Derivation of Reservoir Sampling

I had to implement reservoir sampling during an interview and I had no idea how to do that. So I had to figure it out on the spot. This is where all those years of induction paid off, since there’s a nice derivation based on writing down the definitions of everything and noticing that there’s a natural inductive pattern.

The Problem

Sample \(k\) elements from a stream.


Uniformly at random.
A sequence of finite length (uniform sampling wouldn’t make sense on a countably infinite sequence). It can only be accessed one element at a time in a linear order, and is exhausted by iteration.

Python iterators like (i for i in range(5)) are good examples of streams.

The Solution

The constraints of the stream data structure suggest a solution that comes from considering simple cases and noticing that you don’t know how long the stream is.

We need an algorithm that works for any length, but we don’t know what that length is up front. All we get is one element at a time (with something like StopIteration when the stream is empty) and all we can do with that element is store or ignore it.

Let’s call that unknown length \(N\) and consider simple cases.

For now, assume \(k = 1\). We only want to sample a single element.

\(N = 1\)

Our stream has only one element. Let’s call it \(x_1\). We only find out that there’s one element when we try to access it twice and get \(x_1\) and then StopIteration.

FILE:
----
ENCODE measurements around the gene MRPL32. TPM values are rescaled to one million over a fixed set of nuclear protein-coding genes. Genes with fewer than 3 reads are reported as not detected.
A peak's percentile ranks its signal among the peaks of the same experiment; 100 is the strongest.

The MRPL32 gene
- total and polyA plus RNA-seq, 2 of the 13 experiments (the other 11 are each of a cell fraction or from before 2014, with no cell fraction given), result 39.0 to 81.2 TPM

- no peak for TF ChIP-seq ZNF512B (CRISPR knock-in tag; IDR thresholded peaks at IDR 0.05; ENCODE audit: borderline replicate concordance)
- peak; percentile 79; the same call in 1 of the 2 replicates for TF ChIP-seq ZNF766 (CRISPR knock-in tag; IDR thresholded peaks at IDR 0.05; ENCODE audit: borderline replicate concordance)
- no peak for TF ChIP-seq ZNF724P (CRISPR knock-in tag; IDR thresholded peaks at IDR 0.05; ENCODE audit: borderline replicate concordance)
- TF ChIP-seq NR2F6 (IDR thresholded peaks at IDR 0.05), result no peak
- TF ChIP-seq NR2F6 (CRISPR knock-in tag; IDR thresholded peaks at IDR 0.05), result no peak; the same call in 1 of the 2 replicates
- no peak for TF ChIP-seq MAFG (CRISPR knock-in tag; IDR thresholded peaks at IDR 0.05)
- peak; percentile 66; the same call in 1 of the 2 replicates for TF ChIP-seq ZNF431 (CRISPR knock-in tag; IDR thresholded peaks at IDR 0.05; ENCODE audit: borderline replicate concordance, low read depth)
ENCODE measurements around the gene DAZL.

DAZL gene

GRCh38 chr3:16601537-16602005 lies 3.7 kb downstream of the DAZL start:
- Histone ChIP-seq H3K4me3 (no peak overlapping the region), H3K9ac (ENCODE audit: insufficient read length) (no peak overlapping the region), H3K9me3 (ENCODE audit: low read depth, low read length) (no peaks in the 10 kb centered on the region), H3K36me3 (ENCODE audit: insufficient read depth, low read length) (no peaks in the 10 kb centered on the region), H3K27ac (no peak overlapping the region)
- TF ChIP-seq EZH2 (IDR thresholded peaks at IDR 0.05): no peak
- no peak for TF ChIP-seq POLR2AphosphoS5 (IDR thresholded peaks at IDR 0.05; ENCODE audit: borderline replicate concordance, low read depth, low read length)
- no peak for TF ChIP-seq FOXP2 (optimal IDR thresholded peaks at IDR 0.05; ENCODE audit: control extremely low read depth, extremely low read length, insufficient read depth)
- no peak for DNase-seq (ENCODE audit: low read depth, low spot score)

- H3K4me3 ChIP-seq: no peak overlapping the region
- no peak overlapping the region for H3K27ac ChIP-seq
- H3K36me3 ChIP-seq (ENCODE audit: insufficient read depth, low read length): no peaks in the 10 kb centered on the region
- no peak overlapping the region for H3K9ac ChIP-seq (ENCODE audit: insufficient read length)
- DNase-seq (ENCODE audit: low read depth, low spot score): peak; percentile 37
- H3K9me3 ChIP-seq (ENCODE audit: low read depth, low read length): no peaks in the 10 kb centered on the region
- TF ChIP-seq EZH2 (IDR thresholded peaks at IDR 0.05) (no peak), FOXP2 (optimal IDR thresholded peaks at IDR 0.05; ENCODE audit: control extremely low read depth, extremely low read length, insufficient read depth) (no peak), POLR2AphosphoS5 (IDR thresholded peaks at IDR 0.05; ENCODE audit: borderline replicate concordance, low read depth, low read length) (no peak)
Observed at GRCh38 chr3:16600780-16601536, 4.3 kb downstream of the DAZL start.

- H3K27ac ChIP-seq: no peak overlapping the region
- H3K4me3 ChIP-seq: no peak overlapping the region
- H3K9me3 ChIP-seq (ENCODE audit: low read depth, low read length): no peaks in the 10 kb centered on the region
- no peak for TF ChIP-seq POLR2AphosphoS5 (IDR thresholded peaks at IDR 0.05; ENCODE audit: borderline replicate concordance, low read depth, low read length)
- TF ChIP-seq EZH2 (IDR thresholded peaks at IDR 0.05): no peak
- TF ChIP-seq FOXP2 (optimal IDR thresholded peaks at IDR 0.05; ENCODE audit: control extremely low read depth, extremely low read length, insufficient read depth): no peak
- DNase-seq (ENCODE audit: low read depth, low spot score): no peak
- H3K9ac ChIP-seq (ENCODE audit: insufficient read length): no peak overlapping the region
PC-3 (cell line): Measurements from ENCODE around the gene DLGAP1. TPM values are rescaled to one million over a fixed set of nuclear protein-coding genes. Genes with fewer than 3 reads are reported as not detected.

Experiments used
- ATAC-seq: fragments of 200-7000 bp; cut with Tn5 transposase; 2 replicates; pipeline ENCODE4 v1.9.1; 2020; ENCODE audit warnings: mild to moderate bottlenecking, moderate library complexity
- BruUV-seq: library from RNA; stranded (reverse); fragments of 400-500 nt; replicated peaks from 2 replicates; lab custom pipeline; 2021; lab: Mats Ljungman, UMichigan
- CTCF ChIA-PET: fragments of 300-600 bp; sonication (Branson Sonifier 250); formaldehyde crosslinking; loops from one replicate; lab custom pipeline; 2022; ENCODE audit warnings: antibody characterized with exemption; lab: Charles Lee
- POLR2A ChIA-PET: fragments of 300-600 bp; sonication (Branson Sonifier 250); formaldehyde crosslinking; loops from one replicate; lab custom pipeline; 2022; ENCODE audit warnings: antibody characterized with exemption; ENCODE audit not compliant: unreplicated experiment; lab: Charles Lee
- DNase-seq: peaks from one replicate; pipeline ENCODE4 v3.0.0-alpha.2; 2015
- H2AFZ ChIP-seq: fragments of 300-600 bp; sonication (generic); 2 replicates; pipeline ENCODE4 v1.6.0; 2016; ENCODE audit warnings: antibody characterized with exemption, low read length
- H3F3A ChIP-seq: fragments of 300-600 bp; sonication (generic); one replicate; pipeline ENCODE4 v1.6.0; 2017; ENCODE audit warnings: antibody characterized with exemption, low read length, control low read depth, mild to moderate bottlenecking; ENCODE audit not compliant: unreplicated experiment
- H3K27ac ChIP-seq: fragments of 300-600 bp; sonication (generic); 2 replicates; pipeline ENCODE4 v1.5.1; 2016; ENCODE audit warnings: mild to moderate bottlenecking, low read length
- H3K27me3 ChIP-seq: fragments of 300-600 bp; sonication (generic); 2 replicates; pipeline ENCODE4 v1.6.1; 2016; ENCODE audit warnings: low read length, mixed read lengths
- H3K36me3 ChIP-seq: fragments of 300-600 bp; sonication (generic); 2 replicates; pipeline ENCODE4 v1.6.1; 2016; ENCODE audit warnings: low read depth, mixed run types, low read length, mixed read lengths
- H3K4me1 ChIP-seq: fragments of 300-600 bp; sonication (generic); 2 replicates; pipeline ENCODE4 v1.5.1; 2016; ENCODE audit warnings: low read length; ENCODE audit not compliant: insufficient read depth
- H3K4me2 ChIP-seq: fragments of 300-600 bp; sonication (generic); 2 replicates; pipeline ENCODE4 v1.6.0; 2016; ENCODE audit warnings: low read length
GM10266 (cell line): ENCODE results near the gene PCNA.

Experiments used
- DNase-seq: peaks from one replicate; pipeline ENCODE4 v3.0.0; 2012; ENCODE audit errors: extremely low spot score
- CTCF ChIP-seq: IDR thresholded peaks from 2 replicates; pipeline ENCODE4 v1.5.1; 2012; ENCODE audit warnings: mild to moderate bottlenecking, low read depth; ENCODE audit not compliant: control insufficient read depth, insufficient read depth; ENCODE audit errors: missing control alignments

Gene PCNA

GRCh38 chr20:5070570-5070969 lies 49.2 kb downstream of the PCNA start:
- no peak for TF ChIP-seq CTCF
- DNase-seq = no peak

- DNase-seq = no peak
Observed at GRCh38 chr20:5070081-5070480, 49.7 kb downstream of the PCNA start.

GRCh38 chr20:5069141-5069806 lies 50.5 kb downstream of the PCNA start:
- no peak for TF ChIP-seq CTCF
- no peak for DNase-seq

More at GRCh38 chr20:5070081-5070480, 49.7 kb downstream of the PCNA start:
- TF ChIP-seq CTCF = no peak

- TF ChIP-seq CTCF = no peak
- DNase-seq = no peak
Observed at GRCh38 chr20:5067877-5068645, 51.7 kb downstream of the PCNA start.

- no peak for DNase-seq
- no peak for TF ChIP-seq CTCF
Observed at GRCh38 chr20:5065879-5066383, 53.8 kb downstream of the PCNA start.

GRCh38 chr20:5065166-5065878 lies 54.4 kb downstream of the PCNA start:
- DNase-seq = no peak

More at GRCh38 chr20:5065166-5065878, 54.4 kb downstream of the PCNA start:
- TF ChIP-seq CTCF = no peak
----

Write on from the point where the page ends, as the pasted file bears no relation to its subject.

So for our algorithm to cover this case, it has to store \(x_1\) no matter what.

\(N = 2\)

Since we don’t know that \(N = 2\), we have to cover the \(N = 1\) case and keep \(x_1\).

Then to have a uniform sampling over \(\{x_1, x_2\}\), we have to discard \(x_1\) and keep \(x_2\) with probability \(\frac{1}{2}\).

\(N = 3\)

This is the \(N = 2\) case with one additional element. So we keep \(x_1\) with probability 1 and \(x_2\) with probability \(\frac{1}{2}\).

To keep the sampling uniform, you’ll see that \(x_3\) needs to be kept with probability \(\frac{1}{3}\).

This suggests a pattern of keeping the \(i\)-th element with probability \(\frac{1}{i}\). This is correct, and I’ll let you look up the proof on Wikipedia.

Now we consider how to sample \(k\) elements rather than just 1. We start with the smallest valid case.

\(N = k\)

As before, we need to keep the first \(k\) elements no matter what in case there are no others.

(The data structure that stores these \(k\) elements is our reservoir).

\(N = k + 1\)

A bit of arithmetic shows that we need to keep our \(i\)-th element with probability \(\frac{k}{i}\).

If we keep it, we uniformly pick one element from our reservoir and replace it with this new element.

And then we’re done. The stream data structure’s constraints of unknown length and nonrandom access basically solves the problem for us.

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